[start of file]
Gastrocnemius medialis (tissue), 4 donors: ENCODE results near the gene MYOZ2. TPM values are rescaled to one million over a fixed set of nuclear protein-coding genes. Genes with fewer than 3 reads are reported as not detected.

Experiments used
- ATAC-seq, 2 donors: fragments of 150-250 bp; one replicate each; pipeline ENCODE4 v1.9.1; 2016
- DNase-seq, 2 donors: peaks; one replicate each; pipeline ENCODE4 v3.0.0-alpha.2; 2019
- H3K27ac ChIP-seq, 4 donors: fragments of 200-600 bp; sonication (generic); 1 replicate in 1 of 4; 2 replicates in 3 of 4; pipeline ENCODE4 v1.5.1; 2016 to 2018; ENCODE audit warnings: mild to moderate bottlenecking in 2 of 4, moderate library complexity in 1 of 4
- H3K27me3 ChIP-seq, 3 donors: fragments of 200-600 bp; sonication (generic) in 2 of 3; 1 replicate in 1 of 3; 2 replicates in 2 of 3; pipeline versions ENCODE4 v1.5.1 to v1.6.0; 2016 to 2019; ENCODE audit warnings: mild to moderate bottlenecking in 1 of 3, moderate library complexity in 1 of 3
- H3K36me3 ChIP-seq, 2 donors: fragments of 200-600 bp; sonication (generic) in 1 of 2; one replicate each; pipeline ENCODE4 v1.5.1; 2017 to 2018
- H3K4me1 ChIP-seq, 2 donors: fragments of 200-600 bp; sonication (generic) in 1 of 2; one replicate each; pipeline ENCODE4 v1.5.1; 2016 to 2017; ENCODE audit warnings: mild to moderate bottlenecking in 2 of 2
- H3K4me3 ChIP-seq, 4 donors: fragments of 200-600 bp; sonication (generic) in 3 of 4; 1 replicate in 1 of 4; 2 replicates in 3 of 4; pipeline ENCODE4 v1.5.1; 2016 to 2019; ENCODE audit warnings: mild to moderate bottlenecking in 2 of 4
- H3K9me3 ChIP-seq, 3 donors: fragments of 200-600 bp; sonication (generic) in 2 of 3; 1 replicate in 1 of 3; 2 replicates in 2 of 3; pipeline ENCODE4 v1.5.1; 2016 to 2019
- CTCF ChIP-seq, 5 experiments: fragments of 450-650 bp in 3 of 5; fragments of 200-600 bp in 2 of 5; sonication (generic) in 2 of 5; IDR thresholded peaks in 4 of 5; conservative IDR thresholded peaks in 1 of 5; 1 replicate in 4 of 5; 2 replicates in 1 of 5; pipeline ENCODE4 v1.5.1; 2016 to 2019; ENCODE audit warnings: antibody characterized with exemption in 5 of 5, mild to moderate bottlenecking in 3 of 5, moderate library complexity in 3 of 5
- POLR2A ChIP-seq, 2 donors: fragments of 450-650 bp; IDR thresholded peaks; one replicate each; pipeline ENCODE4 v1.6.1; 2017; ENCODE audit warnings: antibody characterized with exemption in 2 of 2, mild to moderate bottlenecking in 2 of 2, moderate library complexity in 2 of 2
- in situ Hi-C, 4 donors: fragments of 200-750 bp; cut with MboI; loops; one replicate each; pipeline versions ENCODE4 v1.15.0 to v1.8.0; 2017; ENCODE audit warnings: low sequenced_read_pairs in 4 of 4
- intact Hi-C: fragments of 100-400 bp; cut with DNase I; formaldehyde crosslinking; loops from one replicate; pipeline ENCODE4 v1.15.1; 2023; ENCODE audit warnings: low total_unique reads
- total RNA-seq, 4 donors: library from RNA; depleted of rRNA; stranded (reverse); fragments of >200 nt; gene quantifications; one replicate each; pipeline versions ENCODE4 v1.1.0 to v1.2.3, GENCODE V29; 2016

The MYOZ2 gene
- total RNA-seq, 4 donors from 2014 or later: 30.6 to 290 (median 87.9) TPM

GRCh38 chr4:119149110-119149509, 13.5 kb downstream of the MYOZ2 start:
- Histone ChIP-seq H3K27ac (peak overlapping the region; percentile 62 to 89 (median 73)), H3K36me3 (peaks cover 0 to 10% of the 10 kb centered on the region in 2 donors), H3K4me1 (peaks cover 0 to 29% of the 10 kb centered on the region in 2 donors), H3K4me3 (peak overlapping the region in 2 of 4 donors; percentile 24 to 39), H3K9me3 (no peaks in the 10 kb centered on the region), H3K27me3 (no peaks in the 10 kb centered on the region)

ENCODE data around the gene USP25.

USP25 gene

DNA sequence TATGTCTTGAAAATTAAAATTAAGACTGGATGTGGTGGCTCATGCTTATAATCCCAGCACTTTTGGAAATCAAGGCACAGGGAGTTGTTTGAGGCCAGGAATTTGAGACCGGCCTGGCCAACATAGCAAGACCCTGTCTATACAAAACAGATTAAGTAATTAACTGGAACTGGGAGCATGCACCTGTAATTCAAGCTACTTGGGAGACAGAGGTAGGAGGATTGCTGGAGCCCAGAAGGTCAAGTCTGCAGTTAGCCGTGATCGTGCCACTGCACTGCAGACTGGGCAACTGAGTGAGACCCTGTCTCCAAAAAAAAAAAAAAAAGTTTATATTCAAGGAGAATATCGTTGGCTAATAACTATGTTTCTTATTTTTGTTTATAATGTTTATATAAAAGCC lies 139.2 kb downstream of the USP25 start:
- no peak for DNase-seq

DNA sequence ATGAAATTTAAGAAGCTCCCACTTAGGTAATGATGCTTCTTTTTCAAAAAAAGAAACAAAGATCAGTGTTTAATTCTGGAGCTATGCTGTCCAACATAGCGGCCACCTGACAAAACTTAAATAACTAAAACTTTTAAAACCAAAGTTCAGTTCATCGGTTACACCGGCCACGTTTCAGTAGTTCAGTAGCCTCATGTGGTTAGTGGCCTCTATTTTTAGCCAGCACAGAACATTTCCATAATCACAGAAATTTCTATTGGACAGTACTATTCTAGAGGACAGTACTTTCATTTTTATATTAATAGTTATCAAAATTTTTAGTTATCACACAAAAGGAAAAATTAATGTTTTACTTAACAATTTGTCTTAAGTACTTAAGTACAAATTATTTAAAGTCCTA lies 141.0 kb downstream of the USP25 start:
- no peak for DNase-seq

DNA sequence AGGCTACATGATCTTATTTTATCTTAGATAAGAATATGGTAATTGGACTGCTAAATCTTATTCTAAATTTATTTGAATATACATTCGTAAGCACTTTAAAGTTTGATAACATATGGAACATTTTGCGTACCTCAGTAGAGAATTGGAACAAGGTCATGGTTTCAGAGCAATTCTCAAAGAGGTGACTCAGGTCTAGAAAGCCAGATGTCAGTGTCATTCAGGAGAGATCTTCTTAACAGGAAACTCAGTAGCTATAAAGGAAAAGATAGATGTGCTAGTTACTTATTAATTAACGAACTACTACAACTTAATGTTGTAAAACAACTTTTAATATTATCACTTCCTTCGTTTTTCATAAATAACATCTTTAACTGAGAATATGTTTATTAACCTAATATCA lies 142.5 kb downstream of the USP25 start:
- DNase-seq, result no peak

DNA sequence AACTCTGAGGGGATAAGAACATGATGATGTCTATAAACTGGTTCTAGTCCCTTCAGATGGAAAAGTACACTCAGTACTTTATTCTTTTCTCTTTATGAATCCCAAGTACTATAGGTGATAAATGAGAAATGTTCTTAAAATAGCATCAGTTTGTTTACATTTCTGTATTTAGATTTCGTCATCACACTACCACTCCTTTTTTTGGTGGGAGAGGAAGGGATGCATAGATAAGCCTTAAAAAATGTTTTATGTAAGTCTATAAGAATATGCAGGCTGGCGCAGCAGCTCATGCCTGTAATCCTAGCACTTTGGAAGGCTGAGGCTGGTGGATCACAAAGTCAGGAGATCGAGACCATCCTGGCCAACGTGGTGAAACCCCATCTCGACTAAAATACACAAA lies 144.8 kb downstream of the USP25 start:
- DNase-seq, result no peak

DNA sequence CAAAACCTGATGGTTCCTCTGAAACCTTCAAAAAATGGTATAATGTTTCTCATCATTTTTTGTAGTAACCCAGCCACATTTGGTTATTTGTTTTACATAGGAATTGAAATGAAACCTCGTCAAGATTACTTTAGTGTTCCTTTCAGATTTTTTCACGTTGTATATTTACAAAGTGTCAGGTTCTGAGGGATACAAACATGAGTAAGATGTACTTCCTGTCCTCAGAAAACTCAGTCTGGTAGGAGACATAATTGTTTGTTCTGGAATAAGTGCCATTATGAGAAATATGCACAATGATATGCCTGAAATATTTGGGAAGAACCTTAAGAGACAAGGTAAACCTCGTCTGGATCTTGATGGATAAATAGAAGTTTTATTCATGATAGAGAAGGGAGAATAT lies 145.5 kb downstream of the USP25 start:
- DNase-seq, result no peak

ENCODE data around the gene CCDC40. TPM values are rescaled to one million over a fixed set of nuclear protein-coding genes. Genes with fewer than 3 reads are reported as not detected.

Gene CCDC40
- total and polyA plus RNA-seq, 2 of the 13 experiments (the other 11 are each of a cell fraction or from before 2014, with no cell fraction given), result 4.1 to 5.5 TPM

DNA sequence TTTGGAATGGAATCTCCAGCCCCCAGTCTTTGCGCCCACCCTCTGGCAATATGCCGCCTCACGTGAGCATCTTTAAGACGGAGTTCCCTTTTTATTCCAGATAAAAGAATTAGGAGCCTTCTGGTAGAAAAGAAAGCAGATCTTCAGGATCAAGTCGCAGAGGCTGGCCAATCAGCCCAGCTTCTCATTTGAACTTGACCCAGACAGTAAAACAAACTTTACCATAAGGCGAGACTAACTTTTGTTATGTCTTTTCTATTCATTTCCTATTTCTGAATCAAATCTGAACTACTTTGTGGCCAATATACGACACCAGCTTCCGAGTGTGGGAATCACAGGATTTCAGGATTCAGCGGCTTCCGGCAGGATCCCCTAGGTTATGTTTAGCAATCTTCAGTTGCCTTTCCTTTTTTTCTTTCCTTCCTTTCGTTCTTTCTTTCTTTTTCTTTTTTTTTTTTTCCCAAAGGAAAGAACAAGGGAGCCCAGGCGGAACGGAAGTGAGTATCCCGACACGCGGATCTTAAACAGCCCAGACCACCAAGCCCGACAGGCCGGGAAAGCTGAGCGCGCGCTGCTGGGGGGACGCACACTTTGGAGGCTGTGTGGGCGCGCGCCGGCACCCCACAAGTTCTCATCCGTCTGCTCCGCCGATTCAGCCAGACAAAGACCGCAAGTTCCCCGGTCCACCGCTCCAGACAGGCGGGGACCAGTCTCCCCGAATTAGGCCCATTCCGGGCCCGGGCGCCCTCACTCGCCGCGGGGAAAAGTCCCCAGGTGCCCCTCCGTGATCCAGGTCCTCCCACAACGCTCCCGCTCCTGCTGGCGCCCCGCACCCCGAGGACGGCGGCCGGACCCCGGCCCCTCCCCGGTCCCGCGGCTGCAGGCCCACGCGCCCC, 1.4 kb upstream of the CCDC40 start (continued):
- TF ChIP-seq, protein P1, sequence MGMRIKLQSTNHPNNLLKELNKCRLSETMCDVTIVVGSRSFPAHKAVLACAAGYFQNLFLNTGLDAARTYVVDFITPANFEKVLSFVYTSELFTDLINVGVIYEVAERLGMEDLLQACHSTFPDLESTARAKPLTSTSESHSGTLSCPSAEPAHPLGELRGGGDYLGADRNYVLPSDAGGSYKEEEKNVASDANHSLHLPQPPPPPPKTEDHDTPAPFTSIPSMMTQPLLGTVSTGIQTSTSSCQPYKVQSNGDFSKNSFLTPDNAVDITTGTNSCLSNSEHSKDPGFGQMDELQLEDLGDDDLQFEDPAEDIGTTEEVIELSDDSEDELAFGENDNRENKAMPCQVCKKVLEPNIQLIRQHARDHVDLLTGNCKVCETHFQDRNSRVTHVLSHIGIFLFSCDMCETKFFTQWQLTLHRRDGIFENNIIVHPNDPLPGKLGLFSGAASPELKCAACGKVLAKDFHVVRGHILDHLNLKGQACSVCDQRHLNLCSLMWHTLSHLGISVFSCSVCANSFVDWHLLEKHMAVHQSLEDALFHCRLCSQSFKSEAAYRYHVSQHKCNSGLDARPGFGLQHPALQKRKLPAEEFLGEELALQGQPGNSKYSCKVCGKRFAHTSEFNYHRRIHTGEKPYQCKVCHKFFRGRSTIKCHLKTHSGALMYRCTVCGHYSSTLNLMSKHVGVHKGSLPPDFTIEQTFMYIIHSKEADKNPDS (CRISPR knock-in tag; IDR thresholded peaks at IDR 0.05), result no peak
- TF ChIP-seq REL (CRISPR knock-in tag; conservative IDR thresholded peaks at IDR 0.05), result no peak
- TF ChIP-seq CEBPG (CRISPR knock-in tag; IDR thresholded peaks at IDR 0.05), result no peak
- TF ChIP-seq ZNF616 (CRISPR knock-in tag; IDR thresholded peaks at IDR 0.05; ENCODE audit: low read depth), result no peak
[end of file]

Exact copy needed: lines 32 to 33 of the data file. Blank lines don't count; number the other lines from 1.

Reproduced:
ENCODE data around the gene CCDC40. TPM values are rescaled to one million over a fixed set of nuclear protein-coding genes. Genes with fewer than 3 reads are reported as not detected.

Gene CCDC40